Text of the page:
• Randy Ouimet

What is Customer Ownership?

Updated: Jan 18, 2021

I see a lot of companies and consultants expressing their Customer Engagement capabilities and how they can teach you or help you Engage the customer. So what makes Customer Ownership different?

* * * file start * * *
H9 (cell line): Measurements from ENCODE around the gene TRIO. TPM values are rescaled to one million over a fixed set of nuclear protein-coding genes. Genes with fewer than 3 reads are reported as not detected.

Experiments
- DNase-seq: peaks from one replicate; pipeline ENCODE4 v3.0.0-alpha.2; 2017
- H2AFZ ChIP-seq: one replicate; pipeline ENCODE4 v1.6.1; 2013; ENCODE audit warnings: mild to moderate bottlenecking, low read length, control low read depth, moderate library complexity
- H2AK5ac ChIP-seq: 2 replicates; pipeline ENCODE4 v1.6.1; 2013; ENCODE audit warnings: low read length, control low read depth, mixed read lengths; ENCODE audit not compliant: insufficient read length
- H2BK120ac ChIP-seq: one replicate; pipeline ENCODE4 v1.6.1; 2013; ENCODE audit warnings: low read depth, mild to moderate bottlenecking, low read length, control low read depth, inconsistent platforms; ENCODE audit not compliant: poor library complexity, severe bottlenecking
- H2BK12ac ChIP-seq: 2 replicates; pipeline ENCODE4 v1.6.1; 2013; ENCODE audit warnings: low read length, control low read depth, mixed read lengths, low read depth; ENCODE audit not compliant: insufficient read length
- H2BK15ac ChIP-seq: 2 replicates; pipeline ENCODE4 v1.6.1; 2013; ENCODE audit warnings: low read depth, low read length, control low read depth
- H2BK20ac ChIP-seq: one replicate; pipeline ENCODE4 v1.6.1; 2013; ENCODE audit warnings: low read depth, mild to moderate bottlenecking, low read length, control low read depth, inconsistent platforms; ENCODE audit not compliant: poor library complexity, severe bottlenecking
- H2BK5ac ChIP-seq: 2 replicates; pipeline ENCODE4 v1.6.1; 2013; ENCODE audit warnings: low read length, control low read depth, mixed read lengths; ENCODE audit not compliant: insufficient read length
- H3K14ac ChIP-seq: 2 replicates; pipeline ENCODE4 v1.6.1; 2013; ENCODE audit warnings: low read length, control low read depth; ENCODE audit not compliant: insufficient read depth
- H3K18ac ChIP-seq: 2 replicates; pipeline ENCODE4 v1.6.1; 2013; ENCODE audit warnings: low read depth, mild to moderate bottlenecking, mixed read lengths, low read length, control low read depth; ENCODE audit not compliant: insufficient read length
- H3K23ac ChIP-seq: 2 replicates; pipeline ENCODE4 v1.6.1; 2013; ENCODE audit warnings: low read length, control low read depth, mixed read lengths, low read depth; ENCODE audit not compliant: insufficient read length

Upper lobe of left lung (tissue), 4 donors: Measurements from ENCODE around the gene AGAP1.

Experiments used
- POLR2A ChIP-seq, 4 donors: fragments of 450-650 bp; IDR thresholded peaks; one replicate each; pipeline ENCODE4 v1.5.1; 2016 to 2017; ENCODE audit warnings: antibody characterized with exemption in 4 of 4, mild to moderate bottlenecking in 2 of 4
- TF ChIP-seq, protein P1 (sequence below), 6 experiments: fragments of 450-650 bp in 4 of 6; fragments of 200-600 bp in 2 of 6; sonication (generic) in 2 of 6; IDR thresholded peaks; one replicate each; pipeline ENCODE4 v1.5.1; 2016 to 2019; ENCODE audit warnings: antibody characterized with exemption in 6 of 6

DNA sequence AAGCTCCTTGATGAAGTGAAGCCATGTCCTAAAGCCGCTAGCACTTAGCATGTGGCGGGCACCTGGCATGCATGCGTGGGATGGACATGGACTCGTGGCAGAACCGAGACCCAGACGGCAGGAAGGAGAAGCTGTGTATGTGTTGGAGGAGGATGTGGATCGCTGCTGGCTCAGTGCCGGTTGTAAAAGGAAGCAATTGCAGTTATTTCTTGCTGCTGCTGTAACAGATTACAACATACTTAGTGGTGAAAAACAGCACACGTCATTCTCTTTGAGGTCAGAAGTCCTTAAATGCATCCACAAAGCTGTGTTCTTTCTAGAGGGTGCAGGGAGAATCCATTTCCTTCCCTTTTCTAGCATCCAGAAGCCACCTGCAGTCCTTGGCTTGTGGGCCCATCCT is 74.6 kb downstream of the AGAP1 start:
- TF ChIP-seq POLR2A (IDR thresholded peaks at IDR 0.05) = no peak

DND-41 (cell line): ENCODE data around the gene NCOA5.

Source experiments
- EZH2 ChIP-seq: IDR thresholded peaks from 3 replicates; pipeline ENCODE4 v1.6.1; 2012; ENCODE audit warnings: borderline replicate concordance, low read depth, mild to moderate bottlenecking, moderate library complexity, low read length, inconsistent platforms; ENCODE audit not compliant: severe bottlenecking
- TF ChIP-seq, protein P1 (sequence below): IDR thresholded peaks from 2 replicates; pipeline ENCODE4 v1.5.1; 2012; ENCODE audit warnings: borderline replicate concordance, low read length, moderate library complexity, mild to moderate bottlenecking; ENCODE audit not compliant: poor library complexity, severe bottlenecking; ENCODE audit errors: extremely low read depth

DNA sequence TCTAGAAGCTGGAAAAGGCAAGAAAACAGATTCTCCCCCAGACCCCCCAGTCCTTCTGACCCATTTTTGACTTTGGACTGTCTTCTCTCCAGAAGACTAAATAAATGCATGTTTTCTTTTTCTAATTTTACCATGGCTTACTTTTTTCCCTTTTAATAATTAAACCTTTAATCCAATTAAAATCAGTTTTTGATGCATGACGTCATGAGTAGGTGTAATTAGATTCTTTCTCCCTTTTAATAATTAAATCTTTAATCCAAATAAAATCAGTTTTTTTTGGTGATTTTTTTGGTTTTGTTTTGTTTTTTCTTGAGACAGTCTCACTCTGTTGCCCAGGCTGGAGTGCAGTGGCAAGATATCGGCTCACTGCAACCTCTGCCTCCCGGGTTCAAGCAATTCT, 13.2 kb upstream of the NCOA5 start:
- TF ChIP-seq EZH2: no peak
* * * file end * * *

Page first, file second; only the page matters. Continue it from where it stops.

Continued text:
My start in the mining and tunneling business almost happened by accident. My father was basically a semi-pro athlete who started working in mine warehouse and procurement departments when his hockey and ball playing days were over. Most of what he learned about the business was through on the job training with some mining company or vendor sponsored courses. He did become a certified Purchasing agent. I am the mistake from the lake. My brother and two sisters were out of the house by the time my father decided to make a mercurial ascent up mining company procurement ladders which led to moving every second year or less and my mother and I learning about which sales reps had the best approach and which companies did the best work. It wasn't at all, all about the product. Mining products have notoriously shorter lives that a similar product used in a surface industrial environment. The best sales reps and vendors worked diligently to increase the life of the products they sold. Those that didn't, in my father's mind, did not have the integrity to receive additional orders.